To grasp the magnitude of gradual, steady change, glance back over a quarter century.

One of the brightest spots on the evangelical scene is seminary education. The old adage is true: As goes the seminary today, so goes the church tomorrow. And today seminary education is going exceedingly well for evangelicalism.

Because growth has been so steady and spread over several decades, few realize the dramatic shift that has taken place in the theological direction of seminary education. I began my own advanced study for the ministry when I graduated from college in the 1930s. I sought an accredited school committed to a consistent biblical theology, with a scholarly faculty, a large library, and a disciplined intellectual atmosphere. I couldn’t find any. The nonevangelical schools had great libraries, strong scholarly faculties, and impressive reputations as accredited centers of learning. The evangelical schools had no libraries to speak of, unknown faculty (J. Gresham Machen, the last evangelical scholar, had just died), and no tradition of high scholarship. So I chose two schools: the first, a rather typical fundamentalist school so new the ink was barely dry on its articles of incorporation; and the second, a liberal school with a solid reputation for academic excellence. By tapping into the two extremes, I hoped to gain the best of both worlds. As it turned out, I could have done worse.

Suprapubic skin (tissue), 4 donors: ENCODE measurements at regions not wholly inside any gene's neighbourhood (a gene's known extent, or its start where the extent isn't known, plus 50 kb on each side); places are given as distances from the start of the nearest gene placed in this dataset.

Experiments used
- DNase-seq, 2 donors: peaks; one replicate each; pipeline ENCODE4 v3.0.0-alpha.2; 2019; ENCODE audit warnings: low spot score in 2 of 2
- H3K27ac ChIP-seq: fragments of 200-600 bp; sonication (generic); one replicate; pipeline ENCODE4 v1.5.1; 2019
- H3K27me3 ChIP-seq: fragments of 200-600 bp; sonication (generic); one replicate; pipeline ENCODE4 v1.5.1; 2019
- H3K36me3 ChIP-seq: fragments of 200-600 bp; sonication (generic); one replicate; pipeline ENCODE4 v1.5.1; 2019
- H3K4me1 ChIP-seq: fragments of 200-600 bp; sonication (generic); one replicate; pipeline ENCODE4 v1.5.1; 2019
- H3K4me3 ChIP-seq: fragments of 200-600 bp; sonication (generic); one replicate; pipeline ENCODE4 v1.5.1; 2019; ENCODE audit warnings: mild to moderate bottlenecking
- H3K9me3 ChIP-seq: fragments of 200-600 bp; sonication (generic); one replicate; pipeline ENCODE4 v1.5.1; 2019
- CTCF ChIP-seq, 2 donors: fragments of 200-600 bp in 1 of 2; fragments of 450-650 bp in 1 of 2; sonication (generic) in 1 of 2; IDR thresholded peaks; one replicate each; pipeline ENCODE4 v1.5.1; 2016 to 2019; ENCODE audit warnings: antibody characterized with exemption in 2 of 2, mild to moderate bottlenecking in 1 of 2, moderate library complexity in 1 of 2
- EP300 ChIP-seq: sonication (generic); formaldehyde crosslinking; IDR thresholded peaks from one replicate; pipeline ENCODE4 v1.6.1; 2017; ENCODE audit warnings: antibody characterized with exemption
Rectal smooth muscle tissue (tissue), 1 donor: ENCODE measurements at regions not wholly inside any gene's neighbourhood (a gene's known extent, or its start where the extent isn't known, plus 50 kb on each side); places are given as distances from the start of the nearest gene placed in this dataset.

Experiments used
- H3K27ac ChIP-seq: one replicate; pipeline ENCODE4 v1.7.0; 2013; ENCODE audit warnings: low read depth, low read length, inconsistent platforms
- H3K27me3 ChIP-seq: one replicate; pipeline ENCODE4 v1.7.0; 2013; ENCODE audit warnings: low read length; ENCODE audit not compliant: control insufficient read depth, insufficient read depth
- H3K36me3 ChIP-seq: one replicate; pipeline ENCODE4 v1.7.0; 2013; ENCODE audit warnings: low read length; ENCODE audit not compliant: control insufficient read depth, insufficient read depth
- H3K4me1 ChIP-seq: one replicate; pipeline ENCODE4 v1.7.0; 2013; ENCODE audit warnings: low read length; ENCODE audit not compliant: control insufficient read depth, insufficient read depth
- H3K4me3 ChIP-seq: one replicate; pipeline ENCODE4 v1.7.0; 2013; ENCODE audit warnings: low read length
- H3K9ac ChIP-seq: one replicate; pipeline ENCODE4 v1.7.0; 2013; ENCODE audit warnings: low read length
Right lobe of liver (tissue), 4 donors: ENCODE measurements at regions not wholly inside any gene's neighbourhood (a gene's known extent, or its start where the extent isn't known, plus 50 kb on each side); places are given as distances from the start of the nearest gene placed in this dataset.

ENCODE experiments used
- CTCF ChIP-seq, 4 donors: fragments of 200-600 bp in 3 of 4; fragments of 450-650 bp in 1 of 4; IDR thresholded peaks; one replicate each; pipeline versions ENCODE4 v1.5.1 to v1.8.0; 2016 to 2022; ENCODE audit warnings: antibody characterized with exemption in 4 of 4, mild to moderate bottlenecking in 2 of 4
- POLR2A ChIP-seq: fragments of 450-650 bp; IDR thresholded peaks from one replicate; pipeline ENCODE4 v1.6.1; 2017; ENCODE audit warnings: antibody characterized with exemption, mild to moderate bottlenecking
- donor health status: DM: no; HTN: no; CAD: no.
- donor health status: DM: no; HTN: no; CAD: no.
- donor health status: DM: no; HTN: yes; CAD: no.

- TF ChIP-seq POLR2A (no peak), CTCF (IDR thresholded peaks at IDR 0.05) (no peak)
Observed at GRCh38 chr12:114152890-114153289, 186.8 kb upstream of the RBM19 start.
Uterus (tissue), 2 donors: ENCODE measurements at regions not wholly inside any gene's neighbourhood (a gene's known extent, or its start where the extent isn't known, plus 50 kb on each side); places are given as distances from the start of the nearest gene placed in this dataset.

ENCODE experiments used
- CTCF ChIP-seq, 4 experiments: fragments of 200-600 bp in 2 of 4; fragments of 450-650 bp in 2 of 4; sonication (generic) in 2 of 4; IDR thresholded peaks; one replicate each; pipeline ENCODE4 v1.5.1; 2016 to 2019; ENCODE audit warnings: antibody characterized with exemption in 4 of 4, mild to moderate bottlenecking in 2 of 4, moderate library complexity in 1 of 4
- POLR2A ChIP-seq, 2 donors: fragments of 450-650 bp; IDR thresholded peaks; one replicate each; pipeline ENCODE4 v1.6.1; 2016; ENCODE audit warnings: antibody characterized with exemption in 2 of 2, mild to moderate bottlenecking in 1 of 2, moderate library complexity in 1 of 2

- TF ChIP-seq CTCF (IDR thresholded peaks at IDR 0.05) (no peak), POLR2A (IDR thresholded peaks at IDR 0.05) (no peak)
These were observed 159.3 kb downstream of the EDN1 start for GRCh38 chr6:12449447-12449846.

Even by 1956 the situation had changed only a little. At that time the 10 largest accredited seminaries (in order of student body size) were:

1. Southern

2. Southwestern

3. Concordia

4. Union (N.Y.)

5. Garrett-Evangelical

6. Yale

7. Luther

8. Princeton

9. New Orleans

10. Candler

We can estimate the changes taking place by examining that list ...

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